Grand Canyon Tightrope Walk: Watch Nik Wallenda Walk 1,400 Feet Without Harness Or Safety Net! [VIDEO]
An epic Grand Canyon tightrope walk was broadcasted live Sunday night on the Discovery Channel. 600 spectators at the canyon looked on as 34-year-old daredevil Nik Wallenda walked a 2-inch thick, 1,400 feet long steel cable suspended 1,500 feet above the Little Colorado River Gorge in northeastern Arizona. The stunt took Wallenda a little more than 22 minutes to complete.
In an astonishing display of focus and determination, Nik Wallenda successfully completed the incredible Grand Canyon tightrope walk with nothing but a 43-pound balancing pole and a prayer. Wallenda did not have a safety net or a harness.
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"It took every bit of me to stay focused that entire time, Wallenda said when he completed the stunt. "My arms are aching like you wouldn't believe."
Winds over the gorge were estimated at 30 mph, an unwelcome factor that further threatened Wallenda's ability to successfully complete his Grand Canyon tightrope walk.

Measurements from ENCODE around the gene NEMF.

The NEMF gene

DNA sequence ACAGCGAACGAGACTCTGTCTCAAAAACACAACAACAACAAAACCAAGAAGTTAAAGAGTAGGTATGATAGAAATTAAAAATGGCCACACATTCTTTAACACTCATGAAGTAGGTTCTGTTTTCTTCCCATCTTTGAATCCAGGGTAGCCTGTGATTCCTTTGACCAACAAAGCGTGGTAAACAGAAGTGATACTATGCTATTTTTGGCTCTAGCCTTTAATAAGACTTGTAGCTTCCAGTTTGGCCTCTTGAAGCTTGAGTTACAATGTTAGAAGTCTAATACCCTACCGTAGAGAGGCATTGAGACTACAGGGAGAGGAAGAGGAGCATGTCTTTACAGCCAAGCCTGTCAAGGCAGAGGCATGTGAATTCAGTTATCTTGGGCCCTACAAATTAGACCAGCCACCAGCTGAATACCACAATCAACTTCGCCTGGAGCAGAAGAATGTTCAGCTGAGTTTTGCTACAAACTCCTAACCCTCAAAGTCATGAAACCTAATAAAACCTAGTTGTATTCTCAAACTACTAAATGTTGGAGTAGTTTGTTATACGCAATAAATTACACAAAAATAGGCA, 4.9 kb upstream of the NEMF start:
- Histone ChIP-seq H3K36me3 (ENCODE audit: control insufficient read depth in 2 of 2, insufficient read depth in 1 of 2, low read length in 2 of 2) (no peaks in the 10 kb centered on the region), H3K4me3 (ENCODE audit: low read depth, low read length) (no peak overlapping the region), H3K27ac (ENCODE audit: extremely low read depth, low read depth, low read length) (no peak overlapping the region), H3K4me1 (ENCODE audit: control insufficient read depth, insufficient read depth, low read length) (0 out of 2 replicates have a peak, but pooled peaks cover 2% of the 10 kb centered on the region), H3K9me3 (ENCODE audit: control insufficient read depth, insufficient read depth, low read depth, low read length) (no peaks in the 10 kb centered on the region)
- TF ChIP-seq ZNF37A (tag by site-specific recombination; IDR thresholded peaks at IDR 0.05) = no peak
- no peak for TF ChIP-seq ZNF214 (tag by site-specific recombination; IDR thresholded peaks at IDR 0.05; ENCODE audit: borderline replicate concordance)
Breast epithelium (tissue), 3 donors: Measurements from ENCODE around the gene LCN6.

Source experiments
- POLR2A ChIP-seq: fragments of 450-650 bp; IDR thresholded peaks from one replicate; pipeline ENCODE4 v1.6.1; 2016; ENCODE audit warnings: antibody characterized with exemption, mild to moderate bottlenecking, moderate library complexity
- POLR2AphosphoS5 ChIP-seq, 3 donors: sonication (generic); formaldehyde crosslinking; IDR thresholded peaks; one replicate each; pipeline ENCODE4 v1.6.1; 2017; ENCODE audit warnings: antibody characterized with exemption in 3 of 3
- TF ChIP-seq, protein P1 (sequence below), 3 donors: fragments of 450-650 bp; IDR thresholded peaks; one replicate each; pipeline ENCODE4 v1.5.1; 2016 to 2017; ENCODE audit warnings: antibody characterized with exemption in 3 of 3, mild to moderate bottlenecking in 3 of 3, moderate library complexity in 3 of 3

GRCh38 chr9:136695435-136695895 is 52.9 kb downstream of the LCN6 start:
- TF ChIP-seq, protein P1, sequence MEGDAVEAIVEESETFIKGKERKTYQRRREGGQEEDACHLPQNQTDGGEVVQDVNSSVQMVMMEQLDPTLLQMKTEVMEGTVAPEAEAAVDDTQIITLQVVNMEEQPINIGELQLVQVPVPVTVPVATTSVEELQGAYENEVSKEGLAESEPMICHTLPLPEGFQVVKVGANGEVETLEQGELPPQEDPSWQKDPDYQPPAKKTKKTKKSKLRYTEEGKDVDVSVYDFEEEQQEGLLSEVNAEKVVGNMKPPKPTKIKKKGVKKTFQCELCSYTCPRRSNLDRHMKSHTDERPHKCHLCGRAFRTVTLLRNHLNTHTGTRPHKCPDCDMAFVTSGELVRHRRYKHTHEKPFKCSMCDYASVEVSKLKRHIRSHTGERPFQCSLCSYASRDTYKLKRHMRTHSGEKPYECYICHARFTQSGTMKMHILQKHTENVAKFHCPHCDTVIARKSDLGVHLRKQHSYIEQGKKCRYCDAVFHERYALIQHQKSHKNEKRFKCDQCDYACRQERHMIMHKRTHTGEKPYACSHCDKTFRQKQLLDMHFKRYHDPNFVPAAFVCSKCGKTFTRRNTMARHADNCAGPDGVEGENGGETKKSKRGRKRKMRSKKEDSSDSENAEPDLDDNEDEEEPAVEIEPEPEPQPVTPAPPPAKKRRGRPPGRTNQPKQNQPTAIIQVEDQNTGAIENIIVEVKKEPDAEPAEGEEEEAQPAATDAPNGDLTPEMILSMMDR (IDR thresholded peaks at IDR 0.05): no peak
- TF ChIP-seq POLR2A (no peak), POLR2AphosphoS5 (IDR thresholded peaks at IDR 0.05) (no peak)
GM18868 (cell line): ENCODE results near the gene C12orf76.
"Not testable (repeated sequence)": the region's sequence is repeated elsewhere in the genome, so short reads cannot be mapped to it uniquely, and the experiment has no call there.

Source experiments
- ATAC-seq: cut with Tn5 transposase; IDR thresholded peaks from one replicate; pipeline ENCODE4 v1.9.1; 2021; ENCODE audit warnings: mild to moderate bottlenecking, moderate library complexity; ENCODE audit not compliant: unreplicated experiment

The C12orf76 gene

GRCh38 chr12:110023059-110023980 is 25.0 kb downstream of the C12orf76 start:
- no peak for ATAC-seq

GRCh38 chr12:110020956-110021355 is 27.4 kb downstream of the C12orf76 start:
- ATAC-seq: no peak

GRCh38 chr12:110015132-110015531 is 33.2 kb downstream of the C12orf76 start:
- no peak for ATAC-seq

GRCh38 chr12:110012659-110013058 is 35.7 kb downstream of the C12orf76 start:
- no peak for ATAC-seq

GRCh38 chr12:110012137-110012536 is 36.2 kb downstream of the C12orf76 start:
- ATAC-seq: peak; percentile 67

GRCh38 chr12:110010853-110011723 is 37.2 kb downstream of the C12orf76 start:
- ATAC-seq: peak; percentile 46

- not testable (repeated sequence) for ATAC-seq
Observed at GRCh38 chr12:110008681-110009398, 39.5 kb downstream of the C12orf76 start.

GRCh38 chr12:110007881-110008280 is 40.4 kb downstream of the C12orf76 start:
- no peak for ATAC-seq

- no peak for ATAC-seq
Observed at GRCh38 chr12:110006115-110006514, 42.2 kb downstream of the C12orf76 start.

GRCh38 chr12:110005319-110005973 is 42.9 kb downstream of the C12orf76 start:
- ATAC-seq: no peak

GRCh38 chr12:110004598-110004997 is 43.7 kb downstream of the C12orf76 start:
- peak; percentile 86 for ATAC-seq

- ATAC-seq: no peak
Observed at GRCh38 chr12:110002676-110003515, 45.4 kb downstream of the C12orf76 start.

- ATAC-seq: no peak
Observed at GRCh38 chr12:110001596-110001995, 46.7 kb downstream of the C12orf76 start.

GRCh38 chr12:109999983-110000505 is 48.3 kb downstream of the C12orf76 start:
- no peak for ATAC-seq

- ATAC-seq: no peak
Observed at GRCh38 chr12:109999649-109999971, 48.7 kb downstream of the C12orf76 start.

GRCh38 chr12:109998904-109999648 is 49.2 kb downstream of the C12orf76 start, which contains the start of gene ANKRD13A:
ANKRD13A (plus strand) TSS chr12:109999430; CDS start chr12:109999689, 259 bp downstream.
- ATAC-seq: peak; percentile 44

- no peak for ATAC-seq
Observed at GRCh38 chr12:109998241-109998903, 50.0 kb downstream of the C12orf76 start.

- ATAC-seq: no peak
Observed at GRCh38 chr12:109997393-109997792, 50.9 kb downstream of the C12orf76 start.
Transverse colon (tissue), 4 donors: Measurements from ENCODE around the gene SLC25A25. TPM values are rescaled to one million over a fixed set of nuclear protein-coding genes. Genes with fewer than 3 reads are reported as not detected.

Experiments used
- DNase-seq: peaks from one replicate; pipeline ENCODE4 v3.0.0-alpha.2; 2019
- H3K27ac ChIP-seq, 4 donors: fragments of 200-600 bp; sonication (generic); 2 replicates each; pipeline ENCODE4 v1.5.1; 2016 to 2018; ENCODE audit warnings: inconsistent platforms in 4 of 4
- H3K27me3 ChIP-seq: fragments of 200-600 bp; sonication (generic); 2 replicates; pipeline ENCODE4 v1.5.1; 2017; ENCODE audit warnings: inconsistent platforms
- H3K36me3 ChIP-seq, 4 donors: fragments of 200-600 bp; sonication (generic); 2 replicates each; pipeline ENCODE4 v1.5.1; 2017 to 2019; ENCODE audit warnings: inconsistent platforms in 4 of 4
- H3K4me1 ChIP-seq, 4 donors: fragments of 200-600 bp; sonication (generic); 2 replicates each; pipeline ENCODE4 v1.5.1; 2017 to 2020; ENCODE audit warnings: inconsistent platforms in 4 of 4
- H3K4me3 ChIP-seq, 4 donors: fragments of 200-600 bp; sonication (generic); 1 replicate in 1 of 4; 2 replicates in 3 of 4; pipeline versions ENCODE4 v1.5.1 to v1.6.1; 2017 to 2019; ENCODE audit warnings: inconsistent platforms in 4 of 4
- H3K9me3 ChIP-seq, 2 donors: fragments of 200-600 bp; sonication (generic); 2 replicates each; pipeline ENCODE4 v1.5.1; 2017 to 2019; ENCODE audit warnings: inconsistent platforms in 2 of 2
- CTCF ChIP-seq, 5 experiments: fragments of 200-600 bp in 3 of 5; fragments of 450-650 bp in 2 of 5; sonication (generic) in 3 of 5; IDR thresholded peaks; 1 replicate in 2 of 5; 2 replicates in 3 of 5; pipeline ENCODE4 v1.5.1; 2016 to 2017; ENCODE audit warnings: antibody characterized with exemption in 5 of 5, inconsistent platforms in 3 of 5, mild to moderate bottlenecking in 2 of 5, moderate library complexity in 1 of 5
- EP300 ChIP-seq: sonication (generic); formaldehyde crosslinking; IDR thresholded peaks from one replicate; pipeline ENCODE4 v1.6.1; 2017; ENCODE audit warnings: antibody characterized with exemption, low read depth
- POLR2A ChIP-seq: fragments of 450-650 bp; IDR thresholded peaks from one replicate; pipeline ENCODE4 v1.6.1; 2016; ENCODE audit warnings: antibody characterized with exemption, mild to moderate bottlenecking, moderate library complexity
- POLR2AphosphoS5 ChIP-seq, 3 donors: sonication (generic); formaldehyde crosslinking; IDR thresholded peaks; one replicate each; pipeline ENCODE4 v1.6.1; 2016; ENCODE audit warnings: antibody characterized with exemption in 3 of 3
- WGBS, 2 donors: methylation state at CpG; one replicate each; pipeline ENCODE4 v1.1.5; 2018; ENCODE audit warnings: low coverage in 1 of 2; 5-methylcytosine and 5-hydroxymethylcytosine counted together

Nik Wallenda quickly paused and crouched as winds caused the rope to sway.
"Thank you Lord. Thank you for calming that cable, God," said Wallenda 13 minutes into the tightrope walk, who wore a microphone and two cameras during the stunt.
A Navajo Nation ranger, a paramedic, and two members of the film crew were stationed at the canyon floor and watched Wallenda walk from below.
Ranger Elmer Phillips admitted feeling nervous when he saw Nik Wallenda take a pause on the rope for the first time.
"Other than that, a pretty amazing feat. I know I wouldn't even attempt something like that," said Phillips.
Nik Wallenda is the first person to ever cross the canyon. Last year, Wallenda became the only person to walk a tightrope over the Niagara falls. Finally, Wallenda is already planning his next stunt -- a tightrope walk between two New York City skyscrapers.
Nik Wallenda extends his accomplishments to his family legacy. A seventh-generation high-wire walker and a member of the "Flying Wallendas" circus family, Wallenda continues to walk in honor of his late grandfather, who was killed during a tightrope walk accident at Puerto Rico in 1978.
"This is what my family has done for 200 years, so it's part of my legacy," Nik Wallenda said. "It was a dream come true...I knelt down and I thought of my great-grandfather and that everything I do is to honor him. It took my mind off all this movement underneath me ... and I was able to focus on him and regain composure."
Watch highlights of Nik Wallenda's Grand Canyon tightrope walk in the video below!
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